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Global Gateway: An Alternative to the Belt and Road Initiative?

SCRIPTS Blog Post No. 68 by Lunting Wu

№ 68/2023 from Oct 30, 2023

The Global Gateway Forum (GGF) took place in Brussels a week after the 3rd Belt and Road Forum (BRF) in Beijing. Launched almost two years ago, the Global Gateway (GG) is based on six principles: democratic values and high standards, good governance and transparency, equal partnerships, green and clean, security focused, and catalysing private sector investment. It is the EU’s biggest global investment programme to date with EUR 300 billion (until 2027) aiming to fund projects in six sectors: climate and energy, digital sector, transport, health, and education and research.

Global Gateway Forum, 26 Oct 2023

Global Gateway Forum, 26 Oct 2023
Image Credit: European Union / Nicolas Landemard

According to the European Commission, in 2023, nearly 2/3 of the GG global flagship projects are climate- or energy-focused and around 1/5 are transport-related. Regionally speaking, Africa and Latin America appear to receive more projects than Asia and the Western Balkans/EU Neighbourhood. This is also partly reflected by the predominance of high-ranking African leaders in the GGF. In this light, it is in Africa and LAC that the GG may be in a stronger position to interact, co-exist with, or even contest the Belt and Road Initiative (BRI). But apart from the apparent competing narratives, does the GG provide an alternative to the BRI?

Indeed, the GG seeks to address existing existing problems that come with foreign investment in developing countries, especially with regards to environment, labour, and sovereignty. It also aspires to rely on private sector in operationalising the project and mobilising funds. This stands in contrast with the BRI which is mainly carried out by Chinese SOEs, policy banks, state-owned commercial banks, sovereignty funds, and other party-state agencies. To lessen intrusiveness and increase attractiveness to partner countries, there are voices within the EU that call for reducing political conditionality in the GG while promoting technical requirements and maintaining some socio-economic conditionality (on issues like environment or labour, for instance). Hence, the liberal conditionality that Brussels traditionally attaches to foreign aid, (e.g. democracy, human rights, or rule of law) does not feature prominently in the GG. These differences notwithstanding, the GG not only comes "too little, too late" for some but also shares striking similarities with the BRI. First, compared with the EUR 300 billion euros Brussels seeks to mobilize for the GG by 2027, the BRI has reportedly issued loans worth USD 400 billion between 2014 and 2018. Contracts signed in 2022 alone were worth about USD 100 billion euros. The GG is far away from matching the funding provided by the BRI.

Second, both the GG and the BRI (partly) aim for de-risking, and both practice mercantilism to secure critical raw materials and energy. These practices include influecing key suppliers, diversifying products, suppliers, and transit routes, and protecting vulnerable assets. The difference is that Brussels admits to de-risking while Beijing does not. Still, de-risking speaks more to the EU’s own interests than to those of the partner countries, in the similar way that the BRI corresponds more to China’s own strategic interests than to those of others. For instance, currently, Brussels is building—within the joint framework of the GG and the Partnership for Global Infrastructure and Investment (PGII)—the Trans-African Corridor connecting southern Democratic Republic of Congo and northern Zambia with a port in Angola. The GG's investments in infrastructure linking energy/resources sites and transportation hubs will likely invite criticisms from developing countries for only enriching the donors and for not benefitting the local society. The uneven distribution of investment benefits has earned BRI allegations of neo-colonialism. Third, similar to the BRI, the GG may serve strategic goals rather than developmental ones. This may explain why some countries like Brazil refuse to endorse the GG—the same way they have refused to endorse the BRI. Brazilian officials view GG products in the country not being jointly built with the Brazilian government, which raises the question of local ownership and accountability. Fourth, the GG and the BRI are both "old wine in new bottles”. Several initiatives preceded the GG, e.g. the EU Strategy on Connecting Europe and Asia, or the Economic and Investment Plan for the Western Balkans. Brussels rebranded those initiatives and subsumed them under the GG. This raises the question regarding the extent to which the GG—like the BRI—is a novelty at all.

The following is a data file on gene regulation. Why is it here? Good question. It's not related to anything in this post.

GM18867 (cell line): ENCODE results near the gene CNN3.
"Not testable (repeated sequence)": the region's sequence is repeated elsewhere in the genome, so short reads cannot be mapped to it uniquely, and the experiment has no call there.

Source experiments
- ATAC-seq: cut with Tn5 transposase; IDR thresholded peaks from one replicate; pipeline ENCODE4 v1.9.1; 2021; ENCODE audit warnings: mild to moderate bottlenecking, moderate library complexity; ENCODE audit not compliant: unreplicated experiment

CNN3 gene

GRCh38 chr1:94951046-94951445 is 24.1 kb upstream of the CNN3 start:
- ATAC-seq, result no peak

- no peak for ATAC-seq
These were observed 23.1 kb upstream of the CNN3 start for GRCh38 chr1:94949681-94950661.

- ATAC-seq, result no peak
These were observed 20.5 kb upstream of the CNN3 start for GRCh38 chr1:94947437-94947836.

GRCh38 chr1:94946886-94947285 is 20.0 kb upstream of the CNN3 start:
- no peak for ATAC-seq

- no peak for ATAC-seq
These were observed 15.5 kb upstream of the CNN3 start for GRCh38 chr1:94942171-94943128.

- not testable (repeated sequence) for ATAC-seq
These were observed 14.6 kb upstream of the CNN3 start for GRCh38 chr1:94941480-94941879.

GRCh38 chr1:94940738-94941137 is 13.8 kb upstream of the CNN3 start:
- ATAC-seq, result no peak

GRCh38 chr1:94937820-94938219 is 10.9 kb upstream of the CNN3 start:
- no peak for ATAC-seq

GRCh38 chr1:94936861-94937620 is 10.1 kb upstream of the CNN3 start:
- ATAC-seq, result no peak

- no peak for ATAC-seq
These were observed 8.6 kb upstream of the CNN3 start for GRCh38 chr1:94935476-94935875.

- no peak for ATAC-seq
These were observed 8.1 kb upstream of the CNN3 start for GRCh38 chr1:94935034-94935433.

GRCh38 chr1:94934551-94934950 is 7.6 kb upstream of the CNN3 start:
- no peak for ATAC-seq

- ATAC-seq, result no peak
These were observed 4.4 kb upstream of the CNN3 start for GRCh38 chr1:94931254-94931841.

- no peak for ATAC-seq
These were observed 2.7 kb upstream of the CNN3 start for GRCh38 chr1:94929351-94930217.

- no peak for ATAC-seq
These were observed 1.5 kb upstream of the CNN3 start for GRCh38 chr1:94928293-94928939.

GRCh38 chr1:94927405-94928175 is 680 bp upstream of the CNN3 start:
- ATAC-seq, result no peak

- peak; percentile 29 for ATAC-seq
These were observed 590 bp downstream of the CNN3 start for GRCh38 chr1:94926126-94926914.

Rather than countervailing the BRI, Brussels might use the GG to do a better job—the same way as Beijing should do and has done—pondering the actual needs of the oft-weaker partner countries. After all, contestations of all sorts—including those from the GG—have pushed the BRI towards a seemingly more sustainable and inclusive direction and have led Beijing to create the Global Development Initiative (GDI). It remains to be seen how the GG will unfold amidst contestations from partner countries, alternative donors (like China), and civil society organizations, which have been marginalized so far.


Dr. Lunting Wu is Researcher at the Centre for East European and International Studies (ZOiS), Associate at the SCRIPTS Cluster of Excellence, and Fellow of FGV Europe and Instituto do Oriente of the University of Lisbon.